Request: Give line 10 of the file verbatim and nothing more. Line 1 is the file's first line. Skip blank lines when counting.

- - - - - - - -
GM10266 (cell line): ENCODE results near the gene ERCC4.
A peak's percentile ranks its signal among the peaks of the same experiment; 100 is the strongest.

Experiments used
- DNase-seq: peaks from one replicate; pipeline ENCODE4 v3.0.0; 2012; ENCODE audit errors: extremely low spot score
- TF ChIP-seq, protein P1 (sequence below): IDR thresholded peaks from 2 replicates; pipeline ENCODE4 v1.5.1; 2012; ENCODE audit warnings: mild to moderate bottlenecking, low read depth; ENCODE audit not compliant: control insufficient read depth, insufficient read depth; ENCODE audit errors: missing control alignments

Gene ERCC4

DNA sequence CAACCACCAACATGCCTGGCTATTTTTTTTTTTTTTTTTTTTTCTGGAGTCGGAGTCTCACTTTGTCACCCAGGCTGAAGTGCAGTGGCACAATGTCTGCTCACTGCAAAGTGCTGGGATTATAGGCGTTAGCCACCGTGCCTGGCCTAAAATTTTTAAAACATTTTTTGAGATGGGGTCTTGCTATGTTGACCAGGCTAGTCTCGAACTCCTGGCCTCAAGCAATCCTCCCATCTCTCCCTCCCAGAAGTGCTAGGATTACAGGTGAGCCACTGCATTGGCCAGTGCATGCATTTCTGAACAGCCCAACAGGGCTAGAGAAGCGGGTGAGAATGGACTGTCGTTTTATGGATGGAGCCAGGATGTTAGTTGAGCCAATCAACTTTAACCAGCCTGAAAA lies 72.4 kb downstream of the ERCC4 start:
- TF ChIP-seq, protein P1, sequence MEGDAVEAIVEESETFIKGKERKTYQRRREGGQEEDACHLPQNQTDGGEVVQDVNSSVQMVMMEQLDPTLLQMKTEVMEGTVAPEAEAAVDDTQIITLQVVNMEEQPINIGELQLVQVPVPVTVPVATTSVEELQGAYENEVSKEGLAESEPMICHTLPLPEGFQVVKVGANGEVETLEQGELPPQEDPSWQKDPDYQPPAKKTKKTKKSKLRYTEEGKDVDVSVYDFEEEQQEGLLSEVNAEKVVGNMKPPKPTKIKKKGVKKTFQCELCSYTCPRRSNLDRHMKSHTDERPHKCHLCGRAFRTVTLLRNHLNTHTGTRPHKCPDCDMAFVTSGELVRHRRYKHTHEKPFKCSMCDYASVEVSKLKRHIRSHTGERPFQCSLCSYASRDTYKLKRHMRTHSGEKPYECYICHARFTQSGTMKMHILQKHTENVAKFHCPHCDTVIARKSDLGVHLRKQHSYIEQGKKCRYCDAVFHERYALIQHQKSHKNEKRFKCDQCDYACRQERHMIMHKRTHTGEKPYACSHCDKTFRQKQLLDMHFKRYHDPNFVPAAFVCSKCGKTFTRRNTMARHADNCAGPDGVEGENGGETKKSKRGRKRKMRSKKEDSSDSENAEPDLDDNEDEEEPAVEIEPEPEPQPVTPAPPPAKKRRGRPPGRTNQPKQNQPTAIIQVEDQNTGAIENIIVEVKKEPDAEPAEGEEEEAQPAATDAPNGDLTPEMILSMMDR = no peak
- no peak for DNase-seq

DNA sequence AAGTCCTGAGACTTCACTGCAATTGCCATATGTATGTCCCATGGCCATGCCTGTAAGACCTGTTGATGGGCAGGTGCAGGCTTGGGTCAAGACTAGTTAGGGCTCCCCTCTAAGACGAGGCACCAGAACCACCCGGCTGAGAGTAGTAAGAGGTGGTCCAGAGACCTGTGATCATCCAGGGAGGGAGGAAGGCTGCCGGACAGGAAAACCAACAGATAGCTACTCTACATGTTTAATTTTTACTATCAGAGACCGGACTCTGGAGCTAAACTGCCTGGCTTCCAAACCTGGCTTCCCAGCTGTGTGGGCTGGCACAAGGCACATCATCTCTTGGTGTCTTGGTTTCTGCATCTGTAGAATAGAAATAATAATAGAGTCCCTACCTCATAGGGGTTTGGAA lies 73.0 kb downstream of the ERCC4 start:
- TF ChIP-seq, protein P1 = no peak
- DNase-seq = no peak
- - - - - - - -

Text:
DNA sequence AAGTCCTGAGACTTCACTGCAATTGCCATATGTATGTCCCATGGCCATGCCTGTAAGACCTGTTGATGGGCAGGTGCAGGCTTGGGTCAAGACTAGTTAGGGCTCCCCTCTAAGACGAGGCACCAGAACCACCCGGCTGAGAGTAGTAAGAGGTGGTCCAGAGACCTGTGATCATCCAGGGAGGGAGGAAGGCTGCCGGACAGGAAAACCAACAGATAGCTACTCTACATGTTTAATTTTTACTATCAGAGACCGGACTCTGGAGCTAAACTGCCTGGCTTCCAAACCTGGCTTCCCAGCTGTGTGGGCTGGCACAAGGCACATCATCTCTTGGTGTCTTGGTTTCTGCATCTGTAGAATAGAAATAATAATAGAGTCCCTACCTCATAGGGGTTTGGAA lies 73.0 kb downstream of the ERCC4 start: